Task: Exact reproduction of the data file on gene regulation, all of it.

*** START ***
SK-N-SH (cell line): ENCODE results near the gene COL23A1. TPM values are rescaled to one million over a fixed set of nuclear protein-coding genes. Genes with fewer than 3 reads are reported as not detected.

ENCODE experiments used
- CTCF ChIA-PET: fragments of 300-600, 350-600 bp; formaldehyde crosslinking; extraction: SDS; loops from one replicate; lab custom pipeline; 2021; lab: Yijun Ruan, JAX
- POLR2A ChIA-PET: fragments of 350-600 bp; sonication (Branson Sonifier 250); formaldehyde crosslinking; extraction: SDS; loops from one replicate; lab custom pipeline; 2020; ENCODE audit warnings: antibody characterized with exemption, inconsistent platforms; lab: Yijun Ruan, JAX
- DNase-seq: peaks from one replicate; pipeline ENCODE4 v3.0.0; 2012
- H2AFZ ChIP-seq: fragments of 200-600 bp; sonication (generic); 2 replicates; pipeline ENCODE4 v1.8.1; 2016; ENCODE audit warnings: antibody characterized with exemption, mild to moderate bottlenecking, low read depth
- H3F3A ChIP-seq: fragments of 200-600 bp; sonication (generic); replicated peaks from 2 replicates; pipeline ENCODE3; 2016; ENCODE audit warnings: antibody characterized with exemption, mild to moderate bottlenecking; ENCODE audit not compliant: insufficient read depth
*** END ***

SK-N-SH (cell line): ENCODE results near the gene COL23A1. TPM values are rescaled to one million over a fixed set of nuclear protein-coding genes. Genes with fewer than 3 reads are reported as not detected.

ENCODE experiments used
- CTCF ChIA-PET: fragments of 300-600, 350-600 bp; formaldehyde crosslinking; extraction: SDS; loops from one replicate; lab custom pipeline; 2021; lab: Yijun Ruan, JAX
- POLR2A ChIA-PET: fragments of 350-600 bp; sonication (Branson Sonifier 250); formaldehyde crosslinking; extraction: SDS; loops from one replicate; lab custom pipeline; 2020; ENCODE audit warnings: antibody characterized with exemption, inconsistent platforms; lab: Yijun Ruan, JAX
- DNase-seq: peaks from one replicate; pipeline ENCODE4 v3.0.0; 2012
- H2AFZ ChIP-seq: fragments of 200-600 bp; sonication (generic); 2 replicates; pipeline ENCODE4 v1.8.1; 2016; ENCODE audit warnings: antibody characterized with exemption, mild to moderate bottlenecking, low read depth
- H3F3A ChIP-seq: fragments of 200-600 bp; sonication (generic); replicated peaks from 2 replicates; pipeline ENCODE3; 2016; ENCODE audit warnings: antibody characterized with exemption, mild to moderate bottlenecking; ENCODE audit not compliant: insufficient read depth